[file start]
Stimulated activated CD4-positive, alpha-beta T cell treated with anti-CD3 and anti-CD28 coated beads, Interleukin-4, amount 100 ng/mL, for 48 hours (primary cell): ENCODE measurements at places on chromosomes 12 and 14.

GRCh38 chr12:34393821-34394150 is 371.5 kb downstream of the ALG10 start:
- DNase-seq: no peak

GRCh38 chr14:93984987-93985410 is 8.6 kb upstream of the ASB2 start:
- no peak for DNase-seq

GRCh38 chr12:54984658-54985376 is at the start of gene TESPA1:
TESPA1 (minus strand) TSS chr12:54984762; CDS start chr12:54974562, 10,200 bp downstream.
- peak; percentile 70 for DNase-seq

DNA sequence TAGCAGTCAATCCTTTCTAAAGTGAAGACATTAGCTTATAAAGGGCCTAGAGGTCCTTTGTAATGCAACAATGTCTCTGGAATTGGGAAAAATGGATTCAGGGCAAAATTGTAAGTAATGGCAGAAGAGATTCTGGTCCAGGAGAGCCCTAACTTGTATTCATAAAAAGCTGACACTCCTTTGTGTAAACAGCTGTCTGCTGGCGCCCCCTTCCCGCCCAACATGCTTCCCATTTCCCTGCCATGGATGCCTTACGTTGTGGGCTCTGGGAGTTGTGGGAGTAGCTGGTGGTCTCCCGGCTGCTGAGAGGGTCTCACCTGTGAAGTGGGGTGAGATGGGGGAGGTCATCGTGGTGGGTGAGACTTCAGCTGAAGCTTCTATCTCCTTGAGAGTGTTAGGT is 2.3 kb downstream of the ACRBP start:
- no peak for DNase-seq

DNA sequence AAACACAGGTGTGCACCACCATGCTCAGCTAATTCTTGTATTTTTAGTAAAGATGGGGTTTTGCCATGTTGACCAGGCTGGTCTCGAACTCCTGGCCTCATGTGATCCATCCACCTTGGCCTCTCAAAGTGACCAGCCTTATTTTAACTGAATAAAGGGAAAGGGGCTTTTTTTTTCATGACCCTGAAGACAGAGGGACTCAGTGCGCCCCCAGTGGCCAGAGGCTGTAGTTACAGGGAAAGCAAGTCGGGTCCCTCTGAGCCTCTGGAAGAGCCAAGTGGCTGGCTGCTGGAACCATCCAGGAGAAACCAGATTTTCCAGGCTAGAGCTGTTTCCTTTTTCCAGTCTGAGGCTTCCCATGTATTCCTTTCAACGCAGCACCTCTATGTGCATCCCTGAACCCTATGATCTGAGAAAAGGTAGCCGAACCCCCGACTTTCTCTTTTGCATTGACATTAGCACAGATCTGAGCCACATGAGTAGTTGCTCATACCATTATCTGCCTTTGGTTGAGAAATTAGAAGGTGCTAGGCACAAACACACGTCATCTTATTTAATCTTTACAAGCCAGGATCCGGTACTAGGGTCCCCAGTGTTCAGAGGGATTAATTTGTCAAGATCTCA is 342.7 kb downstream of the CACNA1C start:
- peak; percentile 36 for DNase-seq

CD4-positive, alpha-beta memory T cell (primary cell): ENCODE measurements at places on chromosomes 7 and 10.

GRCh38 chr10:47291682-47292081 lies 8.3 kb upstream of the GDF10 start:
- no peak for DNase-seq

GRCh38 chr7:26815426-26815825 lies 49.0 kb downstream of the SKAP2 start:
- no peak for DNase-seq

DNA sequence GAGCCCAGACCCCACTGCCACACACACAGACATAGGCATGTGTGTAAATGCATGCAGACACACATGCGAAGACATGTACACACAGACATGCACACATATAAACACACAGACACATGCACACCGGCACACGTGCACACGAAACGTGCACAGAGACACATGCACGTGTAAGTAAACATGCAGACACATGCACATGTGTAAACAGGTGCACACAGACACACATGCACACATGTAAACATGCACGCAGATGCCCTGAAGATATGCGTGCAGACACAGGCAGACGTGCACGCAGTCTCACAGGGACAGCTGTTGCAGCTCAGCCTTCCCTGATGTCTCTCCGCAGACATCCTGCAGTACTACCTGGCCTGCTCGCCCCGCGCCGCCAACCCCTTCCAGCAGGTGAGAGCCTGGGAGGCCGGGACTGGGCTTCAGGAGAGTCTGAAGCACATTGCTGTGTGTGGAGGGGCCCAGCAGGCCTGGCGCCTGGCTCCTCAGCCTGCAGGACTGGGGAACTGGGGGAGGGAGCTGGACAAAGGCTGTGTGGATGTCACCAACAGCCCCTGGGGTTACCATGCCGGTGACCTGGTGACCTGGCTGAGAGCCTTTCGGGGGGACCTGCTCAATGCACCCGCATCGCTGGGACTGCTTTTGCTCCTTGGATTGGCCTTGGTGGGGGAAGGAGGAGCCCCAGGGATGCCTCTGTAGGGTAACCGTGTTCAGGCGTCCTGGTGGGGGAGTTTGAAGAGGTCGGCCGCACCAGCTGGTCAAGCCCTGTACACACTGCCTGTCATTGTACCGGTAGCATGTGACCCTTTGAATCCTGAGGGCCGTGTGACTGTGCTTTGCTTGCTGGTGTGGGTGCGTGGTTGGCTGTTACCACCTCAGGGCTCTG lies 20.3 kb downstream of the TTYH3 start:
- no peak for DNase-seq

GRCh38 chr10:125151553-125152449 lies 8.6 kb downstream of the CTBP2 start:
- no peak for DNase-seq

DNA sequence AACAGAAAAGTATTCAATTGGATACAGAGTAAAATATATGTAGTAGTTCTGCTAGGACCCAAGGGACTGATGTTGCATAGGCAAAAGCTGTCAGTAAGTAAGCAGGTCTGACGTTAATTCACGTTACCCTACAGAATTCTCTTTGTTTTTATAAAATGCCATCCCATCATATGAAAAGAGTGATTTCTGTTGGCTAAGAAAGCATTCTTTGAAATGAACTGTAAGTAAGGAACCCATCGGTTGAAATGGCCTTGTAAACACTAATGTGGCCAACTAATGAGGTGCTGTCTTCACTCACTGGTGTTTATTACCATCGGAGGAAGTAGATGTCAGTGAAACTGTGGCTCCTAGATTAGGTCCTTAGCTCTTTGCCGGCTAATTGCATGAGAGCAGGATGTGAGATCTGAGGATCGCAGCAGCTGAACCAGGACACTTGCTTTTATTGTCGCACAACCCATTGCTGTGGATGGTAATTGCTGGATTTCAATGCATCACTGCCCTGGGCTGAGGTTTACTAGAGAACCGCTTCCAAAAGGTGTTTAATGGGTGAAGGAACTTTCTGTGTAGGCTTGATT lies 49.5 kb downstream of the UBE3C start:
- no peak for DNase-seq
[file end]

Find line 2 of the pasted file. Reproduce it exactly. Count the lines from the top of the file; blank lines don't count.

GRCh38 chr12:34393821-34394150 is 371.5 kb downstream of the ALG10 start: